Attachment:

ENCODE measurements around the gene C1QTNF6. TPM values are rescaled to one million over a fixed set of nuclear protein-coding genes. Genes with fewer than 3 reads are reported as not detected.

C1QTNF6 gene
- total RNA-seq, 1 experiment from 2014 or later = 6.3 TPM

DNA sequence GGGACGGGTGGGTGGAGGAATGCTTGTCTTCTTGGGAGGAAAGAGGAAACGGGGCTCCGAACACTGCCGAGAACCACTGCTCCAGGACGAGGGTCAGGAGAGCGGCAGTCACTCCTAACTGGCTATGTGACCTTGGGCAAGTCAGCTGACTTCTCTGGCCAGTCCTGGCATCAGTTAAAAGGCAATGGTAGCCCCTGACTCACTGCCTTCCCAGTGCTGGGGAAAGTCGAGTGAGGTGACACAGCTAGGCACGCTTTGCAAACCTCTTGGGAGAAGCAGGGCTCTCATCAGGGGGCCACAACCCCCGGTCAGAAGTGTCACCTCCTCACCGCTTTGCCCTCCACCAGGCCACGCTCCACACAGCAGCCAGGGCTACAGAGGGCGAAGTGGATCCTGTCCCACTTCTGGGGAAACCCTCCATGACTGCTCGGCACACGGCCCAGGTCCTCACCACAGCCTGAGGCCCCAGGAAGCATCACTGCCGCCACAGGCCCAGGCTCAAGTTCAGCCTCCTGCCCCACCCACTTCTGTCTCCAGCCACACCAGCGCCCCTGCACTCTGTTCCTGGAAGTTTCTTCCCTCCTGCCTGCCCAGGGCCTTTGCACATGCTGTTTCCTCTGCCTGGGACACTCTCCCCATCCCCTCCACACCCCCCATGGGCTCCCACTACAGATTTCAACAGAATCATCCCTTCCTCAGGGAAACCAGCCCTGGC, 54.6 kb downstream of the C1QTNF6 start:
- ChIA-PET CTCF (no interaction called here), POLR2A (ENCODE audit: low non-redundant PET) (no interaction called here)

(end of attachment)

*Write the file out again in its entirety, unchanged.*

ENCODE measurements around the gene C1QTNF6. TPM values are rescaled to one million over a fixed set of nuclear protein-coding genes. Genes with fewer than 3 reads are reported as not detected.

C1QTNF6 gene
- total RNA-seq, 1 experiment from 2014 or later = 6.3 TPM

DNA sequence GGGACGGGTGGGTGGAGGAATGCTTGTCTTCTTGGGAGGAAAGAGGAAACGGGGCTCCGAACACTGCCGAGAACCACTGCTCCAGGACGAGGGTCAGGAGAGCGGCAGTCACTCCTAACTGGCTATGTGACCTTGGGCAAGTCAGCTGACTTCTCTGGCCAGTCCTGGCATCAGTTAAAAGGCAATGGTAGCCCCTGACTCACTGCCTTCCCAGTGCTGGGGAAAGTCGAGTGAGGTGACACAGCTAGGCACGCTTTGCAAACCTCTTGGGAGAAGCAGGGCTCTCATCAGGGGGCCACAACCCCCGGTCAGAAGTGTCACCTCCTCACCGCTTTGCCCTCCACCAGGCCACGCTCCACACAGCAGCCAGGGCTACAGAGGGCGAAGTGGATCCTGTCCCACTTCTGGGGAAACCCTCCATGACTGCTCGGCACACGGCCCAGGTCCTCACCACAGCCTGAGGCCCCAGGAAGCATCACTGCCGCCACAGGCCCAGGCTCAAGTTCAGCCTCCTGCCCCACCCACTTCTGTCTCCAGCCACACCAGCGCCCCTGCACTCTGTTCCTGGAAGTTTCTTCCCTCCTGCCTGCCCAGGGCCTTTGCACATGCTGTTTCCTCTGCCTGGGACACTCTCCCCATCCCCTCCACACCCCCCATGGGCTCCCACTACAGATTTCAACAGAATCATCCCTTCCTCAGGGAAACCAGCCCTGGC, 54.6 kb downstream of the C1QTNF6 start:
- ChIA-PET CTCF (no interaction called here), POLR2A (ENCODE audit: low non-redundant PET) (no interaction called here)